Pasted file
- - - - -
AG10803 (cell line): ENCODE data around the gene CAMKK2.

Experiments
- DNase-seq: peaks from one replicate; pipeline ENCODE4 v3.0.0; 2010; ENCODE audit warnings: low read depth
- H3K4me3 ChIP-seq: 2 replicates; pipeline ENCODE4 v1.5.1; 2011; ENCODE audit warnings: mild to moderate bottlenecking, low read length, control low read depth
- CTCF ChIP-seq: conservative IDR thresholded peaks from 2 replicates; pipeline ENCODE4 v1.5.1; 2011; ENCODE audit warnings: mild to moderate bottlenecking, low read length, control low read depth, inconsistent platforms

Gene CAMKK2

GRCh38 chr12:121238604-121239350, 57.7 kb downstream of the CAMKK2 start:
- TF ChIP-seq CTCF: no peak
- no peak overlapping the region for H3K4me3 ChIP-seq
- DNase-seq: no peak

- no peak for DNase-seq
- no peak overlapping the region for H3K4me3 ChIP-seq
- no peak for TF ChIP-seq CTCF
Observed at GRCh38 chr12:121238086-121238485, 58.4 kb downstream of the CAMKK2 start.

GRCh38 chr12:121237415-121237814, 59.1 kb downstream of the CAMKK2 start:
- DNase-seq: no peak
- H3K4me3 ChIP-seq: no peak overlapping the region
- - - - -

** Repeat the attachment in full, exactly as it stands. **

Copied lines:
AG10803 (cell line): ENCODE data around the gene CAMKK2.

Experiments
- DNase-seq: peaks from one replicate; pipeline ENCODE4 v3.0.0; 2010; ENCODE audit warnings: low read depth
- H3K4me3 ChIP-seq: 2 replicates; pipeline ENCODE4 v1.5.1; 2011; ENCODE audit warnings: mild to moderate bottlenecking, low read length, control low read depth
- CTCF ChIP-seq: conservative IDR thresholded peaks from 2 replicates; pipeline ENCODE4 v1.5.1; 2011; ENCODE audit warnings: mild to moderate bottlenecking, low read length, control low read depth, inconsistent platforms

Gene CAMKK2

GRCh38 chr12:121238604-121239350, 57.7 kb downstream of the CAMKK2 start:
- TF ChIP-seq CTCF: no peak
- no peak overlapping the region for H3K4me3 ChIP-seq
- DNase-seq: no peak

- no peak for DNase-seq
- no peak overlapping the region for H3K4me3 ChIP-seq
- no peak for TF ChIP-seq CTCF
Observed at GRCh38 chr12:121238086-121238485, 58.4 kb downstream of the CAMKK2 start.

GRCh38 chr12:121237415-121237814, 59.1 kb downstream of the CAMKK2 start:
- DNase-seq: no peak
- H3K4me3 ChIP-seq: no peak overlapping the region